THE ALLEGED BIAS OF JUDGES. [To THE EDITOR OF THE
" Srverstos."] SIR,—I agree with you that it was an error of judgment on the part of Mr. Churchill to make the remark which he did regarding the decisions of the Courts in trade-union disputes, but it must be admitted that he merely stated a fact which everyone who is intimate with his fellow-creatures knows perfectly well, viz., that a belief in the impartiality of judges is very rare, even among well-educated people. An amusing instance of this came within my own experience a few years ago. A lady who is the sister of a former Prime Minister, and owns land in a parish adjacent to this, had a dispute with the District Council about a footpath. The Council took action, which led to a lawsuit in which the decision was given against them. The Clerk of my Parish Council remarked, "What fools they were ! Of course the judge decided in her favour. He was appointed by her brother ! "—I am, Sir, &a,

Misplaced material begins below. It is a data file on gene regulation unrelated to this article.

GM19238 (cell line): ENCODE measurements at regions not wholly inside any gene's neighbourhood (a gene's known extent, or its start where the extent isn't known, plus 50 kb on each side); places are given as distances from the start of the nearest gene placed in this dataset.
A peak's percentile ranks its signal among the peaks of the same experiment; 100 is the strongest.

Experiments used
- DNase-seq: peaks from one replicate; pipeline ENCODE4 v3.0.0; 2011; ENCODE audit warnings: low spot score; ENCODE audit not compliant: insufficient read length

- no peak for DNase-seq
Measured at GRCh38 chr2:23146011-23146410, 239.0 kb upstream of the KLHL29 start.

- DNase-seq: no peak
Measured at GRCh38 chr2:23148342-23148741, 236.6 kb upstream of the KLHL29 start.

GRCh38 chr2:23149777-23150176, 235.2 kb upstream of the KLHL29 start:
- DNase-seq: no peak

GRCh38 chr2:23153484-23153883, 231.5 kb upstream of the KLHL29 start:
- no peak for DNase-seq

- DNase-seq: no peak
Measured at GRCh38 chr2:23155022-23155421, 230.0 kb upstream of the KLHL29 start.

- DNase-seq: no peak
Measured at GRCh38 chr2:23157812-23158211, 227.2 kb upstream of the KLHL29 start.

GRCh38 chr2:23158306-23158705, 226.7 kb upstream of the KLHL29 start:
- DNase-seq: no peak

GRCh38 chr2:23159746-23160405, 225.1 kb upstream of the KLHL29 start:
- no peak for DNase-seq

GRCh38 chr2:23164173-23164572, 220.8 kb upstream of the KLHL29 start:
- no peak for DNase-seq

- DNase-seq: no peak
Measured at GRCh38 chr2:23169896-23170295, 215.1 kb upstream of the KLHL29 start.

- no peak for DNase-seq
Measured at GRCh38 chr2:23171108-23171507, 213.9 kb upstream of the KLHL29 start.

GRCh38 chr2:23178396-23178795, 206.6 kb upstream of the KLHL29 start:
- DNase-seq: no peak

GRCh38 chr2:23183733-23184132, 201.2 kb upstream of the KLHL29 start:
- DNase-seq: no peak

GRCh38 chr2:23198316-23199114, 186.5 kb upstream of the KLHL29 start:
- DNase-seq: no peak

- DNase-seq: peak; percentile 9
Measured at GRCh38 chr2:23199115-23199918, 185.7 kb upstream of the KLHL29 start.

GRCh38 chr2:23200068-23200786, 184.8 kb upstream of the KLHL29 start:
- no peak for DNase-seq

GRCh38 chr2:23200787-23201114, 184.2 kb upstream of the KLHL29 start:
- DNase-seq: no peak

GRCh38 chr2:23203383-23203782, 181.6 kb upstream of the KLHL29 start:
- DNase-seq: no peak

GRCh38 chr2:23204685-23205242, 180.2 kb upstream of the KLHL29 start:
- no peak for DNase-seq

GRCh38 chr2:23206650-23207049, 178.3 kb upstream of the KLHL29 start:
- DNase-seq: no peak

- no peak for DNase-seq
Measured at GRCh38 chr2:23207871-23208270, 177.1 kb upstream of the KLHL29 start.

CHAIRMAN OF' PARISH COUNCIL. [That is our ease against Mr. Churchill. There is a wide- spread, but perfectly unfounded, suspicion as to the impar-
tiality of the judges. Mr. Churchill by his unjust and reckless words has done his best to increase that suspicion. He could not, had he tried, have done the State a greater injury. How are we to disabuse the public of their prejudices if the Home Secretary, the Minister who is our nearest approach to a Minister of Justice, adds fuel to the flame by insinuating that the Trade Unions do not get fair treatment when they come before the Courts P—En. Spectator.'